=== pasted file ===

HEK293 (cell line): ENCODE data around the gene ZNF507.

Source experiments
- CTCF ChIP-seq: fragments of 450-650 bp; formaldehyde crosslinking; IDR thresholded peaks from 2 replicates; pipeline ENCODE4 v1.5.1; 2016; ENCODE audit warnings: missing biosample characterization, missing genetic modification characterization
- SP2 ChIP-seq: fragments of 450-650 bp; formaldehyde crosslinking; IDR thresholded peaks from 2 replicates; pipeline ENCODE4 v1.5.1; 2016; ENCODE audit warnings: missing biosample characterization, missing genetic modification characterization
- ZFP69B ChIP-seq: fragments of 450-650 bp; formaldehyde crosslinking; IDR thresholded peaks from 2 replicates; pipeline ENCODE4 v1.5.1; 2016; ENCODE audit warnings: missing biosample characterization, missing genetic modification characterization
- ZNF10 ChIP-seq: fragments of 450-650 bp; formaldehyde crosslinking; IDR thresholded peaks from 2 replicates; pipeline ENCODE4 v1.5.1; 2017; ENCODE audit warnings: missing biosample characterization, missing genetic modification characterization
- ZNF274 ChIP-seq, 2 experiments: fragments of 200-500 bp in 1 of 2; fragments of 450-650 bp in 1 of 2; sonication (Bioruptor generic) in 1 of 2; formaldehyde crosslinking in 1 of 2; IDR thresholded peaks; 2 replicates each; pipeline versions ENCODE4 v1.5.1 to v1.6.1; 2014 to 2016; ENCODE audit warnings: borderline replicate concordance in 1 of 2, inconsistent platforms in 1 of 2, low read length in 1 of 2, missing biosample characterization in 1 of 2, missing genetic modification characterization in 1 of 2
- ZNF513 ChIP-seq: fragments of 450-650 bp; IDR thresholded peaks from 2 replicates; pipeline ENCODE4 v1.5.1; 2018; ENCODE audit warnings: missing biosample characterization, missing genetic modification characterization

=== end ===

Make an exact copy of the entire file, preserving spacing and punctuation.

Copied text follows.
HEK293 (cell line): ENCODE data around the gene ZNF507.

Source experiments
- CTCF ChIP-seq: fragments of 450-650 bp; formaldehyde crosslinking; IDR thresholded peaks from 2 replicates; pipeline ENCODE4 v1.5.1; 2016; ENCODE audit warnings: missing biosample characterization, missing genetic modification characterization
- SP2 ChIP-seq: fragments of 450-650 bp; formaldehyde crosslinking; IDR thresholded peaks from 2 replicates; pipeline ENCODE4 v1.5.1; 2016; ENCODE audit warnings: missing biosample characterization, missing genetic modification characterization
- ZFP69B ChIP-seq: fragments of 450-650 bp; formaldehyde crosslinking; IDR thresholded peaks from 2 replicates; pipeline ENCODE4 v1.5.1; 2016; ENCODE audit warnings: missing biosample characterization, missing genetic modification characterization
- ZNF10 ChIP-seq: fragments of 450-650 bp; formaldehyde crosslinking; IDR thresholded peaks from 2 replicates; pipeline ENCODE4 v1.5.1; 2017; ENCODE audit warnings: missing biosample characterization, missing genetic modification characterization
- ZNF274 ChIP-seq, 2 experiments: fragments of 200-500 bp in 1 of 2; fragments of 450-650 bp in 1 of 2; sonication (Bioruptor generic) in 1 of 2; formaldehyde crosslinking in 1 of 2; IDR thresholded peaks; 2 replicates each; pipeline versions ENCODE4 v1.5.1 to v1.6.1; 2014 to 2016; ENCODE audit warnings: borderline replicate concordance in 1 of 2, inconsistent platforms in 1 of 2, low read length in 1 of 2, missing biosample characterization in 1 of 2, missing genetic modification characterization in 1 of 2
- ZNF513 ChIP-seq: fragments of 450-650 bp; IDR thresholded peaks from 2 replicates; pipeline ENCODE4 v1.5.1; 2018; ENCODE audit warnings: missing biosample characterization, missing genetic modification characterization